Actually, You Don’t Have To Give Second Chances To People Who Don’t Deserve Them

I am done with excuses.

Don't give second chances to people who don't deserve them. Respect, communication, relationships.
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I think it’s fair to say a lot of us were brought up to believe giving someone a second chance is more than okay. People make mistakes; we learn, we grow, we hurt people without realizing it.

I don’t believe all second chances are created equal, though. Here’s my caveat: I give second chances to friends, co-workers, my kids — hell, the latter gets ten chances.

But there is one group that I’m done being lenient with, as experience has taught me over and over again. And that is straight men. Specifically, men I am involved with, or thinking of becoming involved with romantically. And I say this because I’ve been burned every single time.

After my divorce, I was open-minded when I started dating. I’d blame inconsistent behavior on being nervous, or a rough childhood, or maybe they had a lot on their plate (just like I did as a single mom), so I was pretty lenient when it came to their actions not matching their words, their flakiness, and even when they told me they “thought” they deleted their dating profile after we agreed to be exclusive.

After eight years, I’ve learned from my experience. Don’t bullshit me. Grown men know exactly what they are saying and doing. Whether they’re lying to you or not putting in the effort, they know the risks involved. Don’t fool yourself with their games.

There have been a few times when a man has let me down, like the time I’d just started dating someone and he never called when he said he would. I’m not saying he called later because something came up — that’s understandable. He just thought it was okay not to call at all. When I brought it to his attention, he thought I was being overly sensitive. It was only a phone call, so what was the big deal? I told him that actions not matching words was a huge deal to me, and if we were going to be exclusive, I needed to trust him to do what he said he was going to do.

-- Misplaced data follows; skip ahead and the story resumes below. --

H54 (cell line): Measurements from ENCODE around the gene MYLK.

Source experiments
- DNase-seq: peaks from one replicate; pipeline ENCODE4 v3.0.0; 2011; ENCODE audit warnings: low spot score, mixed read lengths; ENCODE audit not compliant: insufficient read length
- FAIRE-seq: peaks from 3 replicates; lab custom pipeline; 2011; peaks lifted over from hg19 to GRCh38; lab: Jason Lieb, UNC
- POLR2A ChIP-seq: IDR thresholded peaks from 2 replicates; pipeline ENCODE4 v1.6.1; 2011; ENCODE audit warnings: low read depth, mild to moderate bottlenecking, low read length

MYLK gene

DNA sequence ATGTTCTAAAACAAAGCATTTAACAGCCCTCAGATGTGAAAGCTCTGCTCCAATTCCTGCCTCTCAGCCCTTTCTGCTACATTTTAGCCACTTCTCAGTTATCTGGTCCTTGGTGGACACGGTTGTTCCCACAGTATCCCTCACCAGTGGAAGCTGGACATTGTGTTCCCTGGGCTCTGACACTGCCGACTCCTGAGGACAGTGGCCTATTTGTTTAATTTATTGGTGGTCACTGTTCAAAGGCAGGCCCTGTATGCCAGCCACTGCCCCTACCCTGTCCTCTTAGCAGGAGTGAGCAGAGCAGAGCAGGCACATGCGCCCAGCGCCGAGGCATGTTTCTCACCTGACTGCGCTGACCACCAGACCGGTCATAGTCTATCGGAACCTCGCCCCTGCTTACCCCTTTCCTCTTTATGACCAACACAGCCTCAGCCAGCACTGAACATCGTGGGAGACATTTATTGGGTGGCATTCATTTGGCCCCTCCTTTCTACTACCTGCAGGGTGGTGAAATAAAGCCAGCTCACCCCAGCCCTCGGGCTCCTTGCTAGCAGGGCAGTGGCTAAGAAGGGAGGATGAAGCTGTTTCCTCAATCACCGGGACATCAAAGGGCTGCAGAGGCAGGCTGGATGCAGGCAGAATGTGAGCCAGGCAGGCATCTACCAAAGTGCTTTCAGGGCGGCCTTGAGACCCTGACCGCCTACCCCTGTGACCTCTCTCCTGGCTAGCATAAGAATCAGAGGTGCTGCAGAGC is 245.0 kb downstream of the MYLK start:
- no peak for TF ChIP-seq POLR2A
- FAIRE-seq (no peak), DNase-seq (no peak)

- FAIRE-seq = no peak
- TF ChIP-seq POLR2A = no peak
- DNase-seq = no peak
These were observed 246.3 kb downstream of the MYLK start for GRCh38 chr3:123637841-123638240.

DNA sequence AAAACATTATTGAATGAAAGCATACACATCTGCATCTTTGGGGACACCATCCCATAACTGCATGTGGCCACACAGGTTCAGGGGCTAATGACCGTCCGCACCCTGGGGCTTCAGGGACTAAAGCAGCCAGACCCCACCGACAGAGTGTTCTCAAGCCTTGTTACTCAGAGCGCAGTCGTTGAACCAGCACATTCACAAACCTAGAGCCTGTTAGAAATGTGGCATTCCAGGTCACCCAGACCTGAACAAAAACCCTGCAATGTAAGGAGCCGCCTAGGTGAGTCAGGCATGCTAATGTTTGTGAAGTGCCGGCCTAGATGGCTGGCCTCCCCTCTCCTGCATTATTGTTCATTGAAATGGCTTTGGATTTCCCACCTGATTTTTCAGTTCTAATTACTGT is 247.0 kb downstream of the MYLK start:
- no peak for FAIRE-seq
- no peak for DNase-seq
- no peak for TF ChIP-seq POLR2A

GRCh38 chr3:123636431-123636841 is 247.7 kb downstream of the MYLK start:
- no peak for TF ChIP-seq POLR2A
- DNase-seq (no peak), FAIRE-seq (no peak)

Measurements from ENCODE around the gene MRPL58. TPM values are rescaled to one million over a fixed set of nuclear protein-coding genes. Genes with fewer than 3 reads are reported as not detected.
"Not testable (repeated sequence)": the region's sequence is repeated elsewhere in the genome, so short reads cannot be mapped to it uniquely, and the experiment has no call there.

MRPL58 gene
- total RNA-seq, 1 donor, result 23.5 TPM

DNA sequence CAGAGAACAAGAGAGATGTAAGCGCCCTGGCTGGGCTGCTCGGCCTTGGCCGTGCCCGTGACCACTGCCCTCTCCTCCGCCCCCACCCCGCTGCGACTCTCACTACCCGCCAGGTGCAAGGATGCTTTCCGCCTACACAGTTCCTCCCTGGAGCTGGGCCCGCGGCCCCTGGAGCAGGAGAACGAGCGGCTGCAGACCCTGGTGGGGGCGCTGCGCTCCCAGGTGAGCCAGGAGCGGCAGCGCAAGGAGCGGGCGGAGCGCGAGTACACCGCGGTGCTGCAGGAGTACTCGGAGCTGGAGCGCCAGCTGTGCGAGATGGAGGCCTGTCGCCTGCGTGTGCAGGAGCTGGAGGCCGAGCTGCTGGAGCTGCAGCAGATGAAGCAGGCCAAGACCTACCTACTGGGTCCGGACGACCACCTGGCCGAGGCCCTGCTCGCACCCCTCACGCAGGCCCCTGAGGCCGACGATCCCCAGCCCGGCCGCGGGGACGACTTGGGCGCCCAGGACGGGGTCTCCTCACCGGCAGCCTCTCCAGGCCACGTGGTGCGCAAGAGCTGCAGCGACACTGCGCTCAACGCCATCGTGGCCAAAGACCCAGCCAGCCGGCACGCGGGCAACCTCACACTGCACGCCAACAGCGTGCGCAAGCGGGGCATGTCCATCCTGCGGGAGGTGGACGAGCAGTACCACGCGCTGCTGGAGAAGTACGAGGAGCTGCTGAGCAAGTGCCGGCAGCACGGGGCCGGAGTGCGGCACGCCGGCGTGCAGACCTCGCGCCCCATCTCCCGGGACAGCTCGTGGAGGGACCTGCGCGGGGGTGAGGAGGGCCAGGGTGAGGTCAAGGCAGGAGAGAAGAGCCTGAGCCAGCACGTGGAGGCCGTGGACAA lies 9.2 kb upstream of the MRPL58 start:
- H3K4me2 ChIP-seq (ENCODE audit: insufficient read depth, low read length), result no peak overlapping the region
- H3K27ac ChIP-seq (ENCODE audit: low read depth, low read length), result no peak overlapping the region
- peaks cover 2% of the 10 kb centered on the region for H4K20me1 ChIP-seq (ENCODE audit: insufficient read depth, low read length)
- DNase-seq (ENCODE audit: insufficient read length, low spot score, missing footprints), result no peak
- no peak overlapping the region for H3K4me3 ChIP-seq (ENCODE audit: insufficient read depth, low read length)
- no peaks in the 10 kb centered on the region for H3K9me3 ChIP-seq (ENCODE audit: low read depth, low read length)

He told me he’d do better, but — long story short — he absolutely did not. I gave him a second chance, got more attached in the process, and his broken promises became grander, so I ended the relationship.

Then there was the time I was really vibing with a man who traveled a lot for work. He told me he wanted more than just a fling when he came home, and I believed him at first. Then, as time went on and he started traveling again for work, I heard from him a lot less. I told him that I needed more communication if he wanted to date me. He told me that he’d put in more effort, but he didn’t, so I broke it off. Fast forward a few months, he got in contact with me again, apologized all over the place and asked for a second chance, swearing things would be different.

I was cautious, but I really liked this man and thought maybe the time apart made him realize he wanted to be with me enough to show it more. Nope.

Yes, it’s exciting and validating when you hear from an ex or a man you really liked who did you wrong. We want to believe them when they say that things are different now and they’ve changed. Maybe some of them truly can, and giving a man a second chance has worked for some, I’m sure. Not for me, though.

I think all the way back to my high school years and the boyfriend who cheated on me, begged me for forgiveness, and then cheated again. The man I dated in college who snuck off with his ex-girlfriend one night while we were at a party, who told me he’d never do that again and then did.

What I realized is my best relationships (even though they ended for other reasons) have been with men who didn’t do anything to warrant a second chance. They were consistent from the start. They did what they said. They didn’t cheat or give me reasons to doubt them.

I want to be in a relationship with a man who doesn’t take me for granted and certainly not one who pushes me away, then tells me he’ll do things right a second time. Do things right the first time because you don’t want to risk losing me. Why is that so hard?

Diana Park is a writer who finds solitude in a good book, the ocean, and eating fast food with her kids.